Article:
"Sgt. Pepper's Lonely Hearts Club Band on the Road," which opened last night at the Beacon Theater on upper Broadway, is based on a record, the Beatles' 1967 hit "sgt. Pepper's Lonely Hearts Club Band." Tom O'Horgan as director and as co-conceiver and co-adapter with Robin Wagner, has taken the record "on the road," and has tried to turn it into a psychedelic fantasy, something like a live-action "Yellow Submarine" - but lacking that movie's humor and style. This trip seems to be mostly through Mr. O'Horgan's attic.
There are echoes of all of his other shows. For example at the first act curtain, the actors duck behind a long pink sheet, not as in "Hair" to shuck their clothes but to skim candy-colored sponge Frisbees at the audience.
In the case of "Jesus Christ Superstar" similarly a journey from disc to stage epic - Mr. O'Horgan had a story, the Greatest Story. Here, having no plot, he invents one, superimposing it on the unintegrated score. Seventeen non-Sgt. Pepper, Paul McCartney - John Lennon songs are added to the twelve originals. The story as in brian de Palma's movie, "Phantom of the Paradise," is about a musician "who sells his soul to rock and roll."
The musician is Billy Shears. His lady is Strawberry, who comes out of the audience singing "Strawberry Fields Forever." Much of Billy's problem seems to be not with his friend or with the music business but with his glittering, silvery eyeglasses. At the end of the play, Sergeant Pepper, himself, emerges like a deus ex machina, and smashes Billy's glasses, presumably freeing him to a lifetime of gold records.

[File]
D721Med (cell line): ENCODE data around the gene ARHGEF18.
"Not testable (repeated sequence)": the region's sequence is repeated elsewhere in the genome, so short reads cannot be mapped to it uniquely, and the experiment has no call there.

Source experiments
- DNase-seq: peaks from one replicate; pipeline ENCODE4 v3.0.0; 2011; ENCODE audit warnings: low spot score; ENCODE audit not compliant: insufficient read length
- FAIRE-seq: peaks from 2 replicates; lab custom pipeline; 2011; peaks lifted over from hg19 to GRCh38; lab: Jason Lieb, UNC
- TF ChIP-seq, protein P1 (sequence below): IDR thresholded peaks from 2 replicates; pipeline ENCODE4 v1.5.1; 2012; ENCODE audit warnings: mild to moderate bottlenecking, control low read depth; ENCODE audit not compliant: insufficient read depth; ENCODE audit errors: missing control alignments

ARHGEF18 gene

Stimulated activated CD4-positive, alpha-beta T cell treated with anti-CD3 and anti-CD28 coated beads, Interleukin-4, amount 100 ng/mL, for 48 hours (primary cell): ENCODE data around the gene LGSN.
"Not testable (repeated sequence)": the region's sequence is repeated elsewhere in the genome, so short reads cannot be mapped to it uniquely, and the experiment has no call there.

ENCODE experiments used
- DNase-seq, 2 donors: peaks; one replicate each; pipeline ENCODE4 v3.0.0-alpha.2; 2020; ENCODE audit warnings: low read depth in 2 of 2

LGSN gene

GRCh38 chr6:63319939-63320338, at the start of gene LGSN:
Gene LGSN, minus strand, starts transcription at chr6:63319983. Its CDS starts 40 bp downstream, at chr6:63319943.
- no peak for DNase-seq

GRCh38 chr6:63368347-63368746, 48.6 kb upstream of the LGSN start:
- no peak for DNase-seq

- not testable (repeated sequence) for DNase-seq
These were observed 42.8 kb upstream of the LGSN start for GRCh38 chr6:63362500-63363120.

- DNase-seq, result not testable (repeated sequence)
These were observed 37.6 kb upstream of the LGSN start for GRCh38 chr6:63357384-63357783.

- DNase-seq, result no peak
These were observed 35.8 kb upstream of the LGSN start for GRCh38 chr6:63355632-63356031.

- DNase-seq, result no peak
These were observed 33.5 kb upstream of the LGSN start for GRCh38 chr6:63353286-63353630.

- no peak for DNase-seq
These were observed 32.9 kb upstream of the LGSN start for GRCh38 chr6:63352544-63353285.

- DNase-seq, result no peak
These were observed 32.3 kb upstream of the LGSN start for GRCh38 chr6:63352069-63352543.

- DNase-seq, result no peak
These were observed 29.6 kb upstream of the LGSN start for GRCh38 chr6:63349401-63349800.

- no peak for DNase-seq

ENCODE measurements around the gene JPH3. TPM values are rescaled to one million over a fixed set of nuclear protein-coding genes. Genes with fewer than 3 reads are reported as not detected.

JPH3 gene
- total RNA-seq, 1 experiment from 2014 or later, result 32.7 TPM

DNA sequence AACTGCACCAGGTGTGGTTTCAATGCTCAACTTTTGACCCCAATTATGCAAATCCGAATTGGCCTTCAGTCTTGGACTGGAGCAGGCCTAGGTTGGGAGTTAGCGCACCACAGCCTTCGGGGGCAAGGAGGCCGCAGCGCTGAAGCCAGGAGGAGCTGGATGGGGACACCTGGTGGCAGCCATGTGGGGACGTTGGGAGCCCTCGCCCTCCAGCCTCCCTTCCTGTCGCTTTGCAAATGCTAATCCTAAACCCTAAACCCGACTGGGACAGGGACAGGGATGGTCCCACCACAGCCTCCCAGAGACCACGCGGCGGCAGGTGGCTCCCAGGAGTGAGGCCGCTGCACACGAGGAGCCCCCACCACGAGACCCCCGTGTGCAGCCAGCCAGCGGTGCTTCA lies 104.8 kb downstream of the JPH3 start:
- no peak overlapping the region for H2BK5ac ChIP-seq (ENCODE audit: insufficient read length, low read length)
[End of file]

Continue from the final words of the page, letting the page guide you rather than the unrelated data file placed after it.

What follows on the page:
"Sgt. Pepper" is an excuse for Mr. O'Horgan to indulge his gift for elephantiasis. He fills the stage with towering puppets - a hand that walks, a wobbly octopus, a jar of French's mustard (how else could you sing "Mean Mister Mustard"?). Everything is oversize as if the director had raided the prop room of "The Incredible Shrinking Man."
For "Lucy In The Sky With Diamonds" out of a 20-foot Statue of Liberty (holding a banana instead of a torch) emerges a 12-foot Statue of Liberty and out of that emerges Lucy, a black Wonder Woman (later she reappears dressed as a pin cushion - don't sit down!)
Rita, the lovely meter-maid, becomes a man in a red wig, and "When I'm Sixty-Four" is sung while a pair of puppets paw each other. The director leaves very little to the audiences imagination.
Mr. O'Horgan and his aides (Robin Wagner, Jules Fisher, Randy Barcelo) are mechanical wizards, but at some point one must ask, what's new? Those puppets, the confetti from the rafters, the blinding blazes of light - we have seen them all before, except perhaps for Mr. O'Horgan's balloons. There are a dozen mammoth balloons, on which are projected barrages of images - butterflies, snowflakes, strawberries. The effect is evocative, but Peter Hall did something similar, with ping-pong balls in "Via Galactica".
for some, the visual and aural special effects may be enough, but what is submerges if the terrific Beatles' music. For example, Billy quietly begins singing the plaintive "A Day in the Life." Then we realize that he is sitting on what looks like a huge lower dental plate and on those balloons are projected photographs of Brezhnev and Javits and other newsmakers. Billy can scarcely get through one verse before smoke starts swirling and a leather-and-spike motorcycle gang, the Hammeroids, starts mobilizing once again.
Actually, most of the singers are good - Ted Neely as Billy, Allan Nicholls as one of a menacing trio, and particularly Alaina Reed as Lucy. But, for the singers and songs, it is an uphill struggle against an inflated production.
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